archetype(redirected from Archetypical problems)
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1. An original model or type after which other similar things are patterned; a prototype: "'Frankenstein' ... 'Dracula' ... 'Dr. Jekyll and Mr. Hyde' ... the archetypes that have influenced all subsequent horror stories" (New York Times).
2. An ideal example of a type; quintessence: an archetype of the successful entrepreneur.
3. In Jungian psychology, an inherited pattern of thought or symbolic imagery derived from past collective experience and present in the individual unconscious.
[Latin archetypum, from Greek arkhetupon, from neuter of arkhetupos, original : arkhe-, arkhi-, archi- + tupos, model, stamp.]
ar′che·typ′al (-tī′pəl), ar′che·typ′ic (-tĭp′ĭk), ar′che·typ′i·cal adj.
Usage Note: The ch in archetype, and in many other English words of Greek origin such as architect and chorus, represents a transliteration of Greek X (chi), and its standard pronunciation is (k). The pronunciation of ch in these words as (ch) is generally considered incorrect. Notable exceptions in which the ch is in fact pronounced (ch) include words formed by adding the prefix arch- to an existing English word, as in archenemy or archrival, and also words such as archbishop and archdeacon that date back to Old English, having been borrowed directly from Late Latin and Late Greek.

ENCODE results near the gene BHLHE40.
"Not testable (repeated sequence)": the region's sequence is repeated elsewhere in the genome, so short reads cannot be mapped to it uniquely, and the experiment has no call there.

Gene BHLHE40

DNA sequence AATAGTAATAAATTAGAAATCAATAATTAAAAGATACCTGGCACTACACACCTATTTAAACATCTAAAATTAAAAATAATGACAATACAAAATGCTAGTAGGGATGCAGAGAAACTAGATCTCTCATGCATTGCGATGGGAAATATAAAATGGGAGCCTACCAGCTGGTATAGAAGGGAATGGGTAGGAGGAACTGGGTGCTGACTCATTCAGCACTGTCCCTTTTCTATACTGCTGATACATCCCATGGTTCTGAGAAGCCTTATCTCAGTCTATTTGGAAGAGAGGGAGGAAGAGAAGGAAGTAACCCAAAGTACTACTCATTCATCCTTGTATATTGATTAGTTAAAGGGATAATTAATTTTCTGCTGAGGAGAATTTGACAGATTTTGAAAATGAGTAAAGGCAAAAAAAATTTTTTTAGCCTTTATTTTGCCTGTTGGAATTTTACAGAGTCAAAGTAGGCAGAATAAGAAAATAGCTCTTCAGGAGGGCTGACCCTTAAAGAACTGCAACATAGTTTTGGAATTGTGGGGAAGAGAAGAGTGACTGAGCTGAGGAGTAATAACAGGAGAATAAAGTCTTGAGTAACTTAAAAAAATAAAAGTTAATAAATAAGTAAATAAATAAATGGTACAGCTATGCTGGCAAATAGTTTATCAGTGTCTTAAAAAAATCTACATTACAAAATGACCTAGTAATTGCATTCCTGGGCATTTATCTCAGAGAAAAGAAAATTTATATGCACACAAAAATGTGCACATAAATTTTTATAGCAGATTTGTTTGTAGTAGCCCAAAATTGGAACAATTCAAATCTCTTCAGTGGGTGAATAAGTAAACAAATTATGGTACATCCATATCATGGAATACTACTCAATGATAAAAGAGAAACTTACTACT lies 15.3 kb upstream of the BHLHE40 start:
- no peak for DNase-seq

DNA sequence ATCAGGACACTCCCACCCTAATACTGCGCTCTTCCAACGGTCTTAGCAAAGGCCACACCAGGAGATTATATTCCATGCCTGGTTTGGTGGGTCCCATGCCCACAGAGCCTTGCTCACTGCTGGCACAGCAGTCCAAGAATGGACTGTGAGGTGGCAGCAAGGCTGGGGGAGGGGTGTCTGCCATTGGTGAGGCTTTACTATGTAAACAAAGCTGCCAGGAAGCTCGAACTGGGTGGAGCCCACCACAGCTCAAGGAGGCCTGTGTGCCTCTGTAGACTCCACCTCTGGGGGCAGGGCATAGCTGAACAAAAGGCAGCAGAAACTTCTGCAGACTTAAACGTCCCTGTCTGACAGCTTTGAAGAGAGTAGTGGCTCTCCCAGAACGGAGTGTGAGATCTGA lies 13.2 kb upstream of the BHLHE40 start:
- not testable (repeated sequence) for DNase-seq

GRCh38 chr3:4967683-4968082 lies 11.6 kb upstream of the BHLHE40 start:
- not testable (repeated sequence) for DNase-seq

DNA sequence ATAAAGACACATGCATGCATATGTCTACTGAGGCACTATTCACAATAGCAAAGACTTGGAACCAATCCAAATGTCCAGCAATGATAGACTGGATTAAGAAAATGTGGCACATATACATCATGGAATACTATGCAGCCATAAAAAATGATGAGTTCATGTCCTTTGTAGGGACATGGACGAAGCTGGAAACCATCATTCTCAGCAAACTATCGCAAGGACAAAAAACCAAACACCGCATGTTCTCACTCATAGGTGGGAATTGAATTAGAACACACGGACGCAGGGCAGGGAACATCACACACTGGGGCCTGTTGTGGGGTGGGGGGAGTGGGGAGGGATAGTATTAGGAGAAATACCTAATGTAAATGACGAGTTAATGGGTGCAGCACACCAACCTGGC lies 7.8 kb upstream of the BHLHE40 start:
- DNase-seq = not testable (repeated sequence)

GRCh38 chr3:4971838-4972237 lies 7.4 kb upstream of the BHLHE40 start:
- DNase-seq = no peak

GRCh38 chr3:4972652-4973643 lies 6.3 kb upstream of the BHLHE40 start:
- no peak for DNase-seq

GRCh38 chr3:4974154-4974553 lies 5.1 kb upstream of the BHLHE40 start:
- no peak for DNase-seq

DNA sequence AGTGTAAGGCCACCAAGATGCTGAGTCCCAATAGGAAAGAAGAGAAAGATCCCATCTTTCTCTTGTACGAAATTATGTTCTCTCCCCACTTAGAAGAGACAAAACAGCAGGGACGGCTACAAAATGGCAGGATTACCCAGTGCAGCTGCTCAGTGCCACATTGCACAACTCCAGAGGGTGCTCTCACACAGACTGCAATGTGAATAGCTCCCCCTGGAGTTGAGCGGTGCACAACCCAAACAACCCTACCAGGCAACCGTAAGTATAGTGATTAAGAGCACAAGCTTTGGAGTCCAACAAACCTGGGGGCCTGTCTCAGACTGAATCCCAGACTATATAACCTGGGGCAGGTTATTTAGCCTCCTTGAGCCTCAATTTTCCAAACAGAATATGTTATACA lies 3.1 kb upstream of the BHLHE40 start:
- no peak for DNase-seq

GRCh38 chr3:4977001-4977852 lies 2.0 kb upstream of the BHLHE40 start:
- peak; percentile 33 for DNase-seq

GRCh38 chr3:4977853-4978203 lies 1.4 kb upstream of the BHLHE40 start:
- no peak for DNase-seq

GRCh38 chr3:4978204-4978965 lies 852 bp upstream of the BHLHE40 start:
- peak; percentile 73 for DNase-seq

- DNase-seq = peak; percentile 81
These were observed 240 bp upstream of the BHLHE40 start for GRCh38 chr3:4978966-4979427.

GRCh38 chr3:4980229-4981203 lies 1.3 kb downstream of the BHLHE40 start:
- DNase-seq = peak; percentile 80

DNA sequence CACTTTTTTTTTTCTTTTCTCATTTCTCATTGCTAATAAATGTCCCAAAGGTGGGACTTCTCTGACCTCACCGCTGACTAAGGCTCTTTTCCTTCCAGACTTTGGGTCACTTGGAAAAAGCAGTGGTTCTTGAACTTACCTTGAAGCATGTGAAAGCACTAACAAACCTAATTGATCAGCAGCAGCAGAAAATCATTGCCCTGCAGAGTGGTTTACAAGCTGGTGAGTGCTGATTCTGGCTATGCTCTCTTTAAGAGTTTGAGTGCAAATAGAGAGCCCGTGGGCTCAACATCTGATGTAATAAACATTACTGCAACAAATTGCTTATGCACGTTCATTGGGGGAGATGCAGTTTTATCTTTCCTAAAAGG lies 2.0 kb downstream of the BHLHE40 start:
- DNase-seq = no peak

1. a perfect or typical specimen
2. an original model or pattern; prototype
3. (Psychoanalysis) psychoanal one of the inherited mental images postulated by Jung as the content of the collective unconscious
4. (Art Terms) a constantly recurring symbol or motif in literature, painting, etc
5. (Literary & Literary Critical Terms) a constantly recurring symbol or motif in literature, painting, etc
[C17: from Latin archetypum an original, from Greek arkhetupon, from arkhetupos first-moulded; see arch-, type]
1. the original pattern or model from which all things of the same kind are copied or on which they are based; prototype.
2. (in Jungian psychology) an inherited unconscious idea, pattern of thought, image, etc., universally present in individual psyches.
[1595–1605; < Latin archetypum < Greek archétypon, neuter of archétypos molded first, archetypal]
ar`che•typ′al (-ˌtaɪ pəl) ar`che•typ′i•cal (-ˈtɪp ɪ kəl) adj.
ar`che•typ′al•ly, ar`che•typ′i•cal•ly, adv.
Jung used this term to refer to such universal concepts as the “here,” which he saw as part of the collective unconscious—that part of the mind inherited from the experience of previous generations and common to us all.
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|Noun||1.||archetype - something that serves as a model or a basis for making copies; "this painting is a copy of the original"|
n. arquetipo, tipo original ideal del que se derivan versiones modificadas.